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The Hero and the Goddess
The Odyssey as Pathway to Personal Transformation
By Jean Houston
Theosophical Publishing House Copyright © 2009 Jean Houston
All rights reserved.
The Odyssey as Transformational Myth and Mystery
Sing in me, Muse, of the man of many ways, who was driven far journeys, after he had sacked Troy's sacred citadel. Many were they whose cities he saw, whose minds he learned of, many the pains he suffered in his spirit on the wide sea, struggling for his own life and the homecoming of his companions. Even so, he could not save his companions, hard though he strove to; they were devoured by their own wild recklessness, fools who devoured the oxen of Hellos, the Sun God, and he took away the day of their homecoming. From some point here, goddess, daughter of Zeus, speak, and begin our story.
—Homer, The Odyssey
Let us begin our experience of the power of myth by looking through the lens of one of the most famous and beguiling examples of a dramatic journey of transformation. This journey, with its mysteries and initiations, gave its hero, Odysseus, the fullest possible experience of adventure and despair, lostness and foundness, mute tragedy and thrilling triumph. Of even more importance, it demanded that he engage in initiations, which drove him past the realistic world of his much-vaunted mastery into wonderlands peopled by paradox where he was tested and honed into deeper life and higher knowing.
The story also contains a remarkable element: It tells us what can happen in a life that includes a deep and committed friendship with an archetypal power, that is, a power that emanates from a reality deeper than our own and that can guide and sustain us. In this case, that power is the goddess Athena.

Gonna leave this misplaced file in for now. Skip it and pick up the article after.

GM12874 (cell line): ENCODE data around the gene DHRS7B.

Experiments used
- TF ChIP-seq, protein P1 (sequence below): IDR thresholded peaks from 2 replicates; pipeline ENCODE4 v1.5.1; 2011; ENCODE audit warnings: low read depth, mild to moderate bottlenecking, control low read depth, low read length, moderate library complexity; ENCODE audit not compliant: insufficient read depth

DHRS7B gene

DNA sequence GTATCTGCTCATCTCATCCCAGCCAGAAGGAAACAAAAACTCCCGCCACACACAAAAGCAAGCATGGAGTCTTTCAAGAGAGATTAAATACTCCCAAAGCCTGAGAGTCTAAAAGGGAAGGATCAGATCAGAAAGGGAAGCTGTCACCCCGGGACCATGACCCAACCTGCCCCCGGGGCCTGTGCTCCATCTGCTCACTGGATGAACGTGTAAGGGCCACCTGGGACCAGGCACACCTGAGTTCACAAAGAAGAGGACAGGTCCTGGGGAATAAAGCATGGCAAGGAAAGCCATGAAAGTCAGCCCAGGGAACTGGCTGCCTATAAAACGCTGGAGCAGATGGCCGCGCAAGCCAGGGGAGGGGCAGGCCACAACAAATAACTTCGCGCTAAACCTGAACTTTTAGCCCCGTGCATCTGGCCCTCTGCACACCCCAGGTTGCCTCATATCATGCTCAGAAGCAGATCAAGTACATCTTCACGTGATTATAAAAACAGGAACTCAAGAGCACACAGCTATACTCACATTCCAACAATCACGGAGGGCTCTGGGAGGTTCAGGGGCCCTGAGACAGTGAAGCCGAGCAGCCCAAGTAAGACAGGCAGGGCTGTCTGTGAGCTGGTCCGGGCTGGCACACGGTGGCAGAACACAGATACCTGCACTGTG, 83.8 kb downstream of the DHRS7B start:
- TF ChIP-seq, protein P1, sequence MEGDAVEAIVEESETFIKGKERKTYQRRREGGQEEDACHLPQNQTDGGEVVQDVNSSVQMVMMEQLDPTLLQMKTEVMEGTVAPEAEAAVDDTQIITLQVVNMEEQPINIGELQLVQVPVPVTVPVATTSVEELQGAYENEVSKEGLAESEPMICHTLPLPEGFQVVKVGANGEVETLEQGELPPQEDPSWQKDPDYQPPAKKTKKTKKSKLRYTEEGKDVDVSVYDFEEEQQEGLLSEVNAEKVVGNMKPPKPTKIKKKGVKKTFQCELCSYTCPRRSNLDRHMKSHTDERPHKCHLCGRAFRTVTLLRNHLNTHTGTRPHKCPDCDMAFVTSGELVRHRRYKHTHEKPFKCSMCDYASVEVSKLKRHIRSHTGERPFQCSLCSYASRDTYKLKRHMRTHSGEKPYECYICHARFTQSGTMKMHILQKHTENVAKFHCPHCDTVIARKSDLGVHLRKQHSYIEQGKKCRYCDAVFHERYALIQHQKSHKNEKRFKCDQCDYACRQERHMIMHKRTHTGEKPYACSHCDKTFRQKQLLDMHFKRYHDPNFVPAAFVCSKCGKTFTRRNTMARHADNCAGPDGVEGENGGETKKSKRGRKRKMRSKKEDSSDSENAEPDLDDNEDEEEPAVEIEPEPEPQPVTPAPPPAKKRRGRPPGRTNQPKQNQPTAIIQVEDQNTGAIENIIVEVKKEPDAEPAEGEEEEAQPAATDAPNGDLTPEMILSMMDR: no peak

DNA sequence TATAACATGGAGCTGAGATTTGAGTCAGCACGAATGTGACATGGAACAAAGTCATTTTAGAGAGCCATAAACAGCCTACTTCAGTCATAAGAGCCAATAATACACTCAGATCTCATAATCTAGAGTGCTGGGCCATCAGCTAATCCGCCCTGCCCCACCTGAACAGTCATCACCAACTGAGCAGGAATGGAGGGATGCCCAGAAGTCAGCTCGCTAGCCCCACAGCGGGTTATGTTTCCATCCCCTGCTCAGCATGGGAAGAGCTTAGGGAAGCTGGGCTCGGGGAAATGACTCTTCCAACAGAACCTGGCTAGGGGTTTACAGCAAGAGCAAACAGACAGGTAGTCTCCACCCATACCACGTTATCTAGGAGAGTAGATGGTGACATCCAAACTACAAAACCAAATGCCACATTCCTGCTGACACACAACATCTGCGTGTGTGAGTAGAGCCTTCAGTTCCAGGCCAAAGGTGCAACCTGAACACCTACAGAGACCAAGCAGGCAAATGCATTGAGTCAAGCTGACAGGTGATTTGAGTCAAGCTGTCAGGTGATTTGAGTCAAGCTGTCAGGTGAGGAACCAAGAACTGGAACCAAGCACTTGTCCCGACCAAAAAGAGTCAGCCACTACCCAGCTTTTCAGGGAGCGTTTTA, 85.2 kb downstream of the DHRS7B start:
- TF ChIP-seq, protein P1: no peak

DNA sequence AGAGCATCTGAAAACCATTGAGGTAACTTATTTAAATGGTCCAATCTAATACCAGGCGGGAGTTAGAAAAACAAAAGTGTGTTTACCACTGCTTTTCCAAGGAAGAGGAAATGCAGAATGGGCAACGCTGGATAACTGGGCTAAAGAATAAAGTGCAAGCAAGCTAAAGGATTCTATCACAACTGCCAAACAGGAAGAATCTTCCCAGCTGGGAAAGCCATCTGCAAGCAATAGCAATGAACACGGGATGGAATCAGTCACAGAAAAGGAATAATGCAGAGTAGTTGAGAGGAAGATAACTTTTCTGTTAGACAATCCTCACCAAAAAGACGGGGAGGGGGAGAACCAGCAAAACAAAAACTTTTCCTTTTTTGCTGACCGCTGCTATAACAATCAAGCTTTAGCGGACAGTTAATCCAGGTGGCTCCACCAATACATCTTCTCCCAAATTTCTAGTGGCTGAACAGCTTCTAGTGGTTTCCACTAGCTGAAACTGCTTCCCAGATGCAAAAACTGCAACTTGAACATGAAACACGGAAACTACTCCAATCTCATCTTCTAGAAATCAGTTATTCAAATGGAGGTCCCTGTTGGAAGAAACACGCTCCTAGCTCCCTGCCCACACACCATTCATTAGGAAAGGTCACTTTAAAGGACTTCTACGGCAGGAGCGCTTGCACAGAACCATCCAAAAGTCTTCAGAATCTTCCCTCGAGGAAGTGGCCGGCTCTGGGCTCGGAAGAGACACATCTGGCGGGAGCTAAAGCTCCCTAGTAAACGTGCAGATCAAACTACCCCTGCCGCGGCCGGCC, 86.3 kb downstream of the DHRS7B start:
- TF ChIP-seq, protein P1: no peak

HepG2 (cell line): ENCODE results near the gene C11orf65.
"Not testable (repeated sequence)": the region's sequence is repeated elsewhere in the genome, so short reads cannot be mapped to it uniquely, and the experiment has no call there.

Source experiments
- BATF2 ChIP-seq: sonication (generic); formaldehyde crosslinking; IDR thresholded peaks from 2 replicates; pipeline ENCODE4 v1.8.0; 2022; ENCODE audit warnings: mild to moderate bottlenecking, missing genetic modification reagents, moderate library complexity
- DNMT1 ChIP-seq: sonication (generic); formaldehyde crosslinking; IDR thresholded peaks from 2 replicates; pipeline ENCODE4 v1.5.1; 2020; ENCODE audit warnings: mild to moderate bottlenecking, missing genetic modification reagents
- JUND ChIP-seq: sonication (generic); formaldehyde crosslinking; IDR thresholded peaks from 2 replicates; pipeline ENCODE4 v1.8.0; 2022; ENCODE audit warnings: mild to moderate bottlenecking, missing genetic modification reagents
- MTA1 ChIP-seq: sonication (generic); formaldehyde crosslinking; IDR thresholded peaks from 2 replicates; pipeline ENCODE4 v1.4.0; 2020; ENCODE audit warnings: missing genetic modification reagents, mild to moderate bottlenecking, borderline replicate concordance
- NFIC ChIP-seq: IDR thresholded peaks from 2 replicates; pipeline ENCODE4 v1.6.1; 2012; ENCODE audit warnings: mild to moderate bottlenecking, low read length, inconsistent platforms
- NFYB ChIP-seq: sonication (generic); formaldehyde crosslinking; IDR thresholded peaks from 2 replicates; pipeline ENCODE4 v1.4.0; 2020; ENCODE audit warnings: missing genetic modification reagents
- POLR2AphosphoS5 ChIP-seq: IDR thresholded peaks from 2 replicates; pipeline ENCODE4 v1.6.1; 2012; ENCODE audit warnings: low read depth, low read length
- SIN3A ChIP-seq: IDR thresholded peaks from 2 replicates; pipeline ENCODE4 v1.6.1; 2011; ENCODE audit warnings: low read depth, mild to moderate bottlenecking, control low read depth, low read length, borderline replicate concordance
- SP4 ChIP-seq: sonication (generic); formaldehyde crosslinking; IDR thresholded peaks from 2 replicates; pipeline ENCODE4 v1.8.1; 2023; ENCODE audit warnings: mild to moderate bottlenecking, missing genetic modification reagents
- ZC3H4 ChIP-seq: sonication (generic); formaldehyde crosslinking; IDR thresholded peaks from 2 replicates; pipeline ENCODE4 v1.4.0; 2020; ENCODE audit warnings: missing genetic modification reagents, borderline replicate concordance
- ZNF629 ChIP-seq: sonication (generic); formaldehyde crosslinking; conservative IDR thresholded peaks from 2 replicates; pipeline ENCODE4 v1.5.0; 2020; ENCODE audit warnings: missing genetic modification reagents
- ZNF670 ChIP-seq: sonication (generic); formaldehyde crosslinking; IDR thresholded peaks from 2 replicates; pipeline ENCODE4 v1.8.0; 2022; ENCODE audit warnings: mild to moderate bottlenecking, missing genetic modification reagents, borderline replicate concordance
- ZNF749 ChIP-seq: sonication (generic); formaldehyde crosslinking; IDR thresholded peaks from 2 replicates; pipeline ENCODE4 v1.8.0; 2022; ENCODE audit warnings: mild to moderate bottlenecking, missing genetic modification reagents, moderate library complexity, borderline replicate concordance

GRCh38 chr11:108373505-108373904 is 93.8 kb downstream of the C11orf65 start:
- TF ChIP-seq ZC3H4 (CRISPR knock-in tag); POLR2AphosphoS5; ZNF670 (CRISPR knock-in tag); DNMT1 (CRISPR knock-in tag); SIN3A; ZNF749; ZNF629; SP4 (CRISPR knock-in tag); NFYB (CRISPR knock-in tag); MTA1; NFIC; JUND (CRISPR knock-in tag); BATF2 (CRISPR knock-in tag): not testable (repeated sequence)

The first line of The Odyssey sets the theme: "Sing in me, Muse, of the man of many ways ..." The word in Greek for "of many ways" is the descriptive polytropous. Other translations refer to a man of many devices, many capacities, even many turnings in his character as well as in his journey. Odysseus is indeed a man of many ways. He is the exemplar of the many-potentialed being, the man who has seen everything, can do everything, and, at least with his intellect, can understand everything. We study Odysseus for his utter potential.
His journey and its many levels of reality call forth these potentials in ways that have embodied the principal models, or paradigms, of challenge, response, and growth in the Western imagination. Across space and time his influence has been immense. Odysseus holds us in thrall, whether we be ancient Greek schoolboys or modern inquirers into the possible human. Entrepreneurs of every ilk name their ventures after him. From travel agencies to motion picture companies, "Odyssey" is blazoned across signboard and stationery to imply the adventurous nature of the business. "This is the cutting edge," these companies seem to say. "We are the state of the art, and to deal with us is to be caught up in excitement and innovation." Unfortunately, these companies often discover to their sorrow that the real meaning of the name Odysseus in ancient Greek is "trouble." What's in a name? Usually more than one bargained for.
In his wanderings, Odysseus finds a full spectrum of archetypal patterns. There is the heavy-handed savagery and tunnel vision of the cave-dwelling Cyclops, and its opposite in the complex sensibilities of the highly civilized Phaeacians. He meets kind hosts such as Aeolus, god of the winds, who feed him and help him, but he also encounters the ruthless giant Laestrygonians, who feed on him and try every way to destroy him. Odysseus and his crew are tempted to dwell in mindless bliss with the Lotus-Eaters, and are lured to oblivion by the Sirens. They meet with mindful, quick-witted advice from the messenger god Hermes, but also wild ruinous wrath from the sea god Poseidon. Odysseus encounters eroticism in its dangerous and devolutionary character in Circe, the nymph who reverses evolution by changing men into wolves and pigs. But there is also eros in all its subtle delicacy and fresh awakening in the young Nausicaa, Odysseus' rescuer on the Isle of the Phaeacians. And he gains an understanding of the past on his visit to the ancestors in the Underworld as well as knowledge of the future from the shade of the blind prophet Tiresias.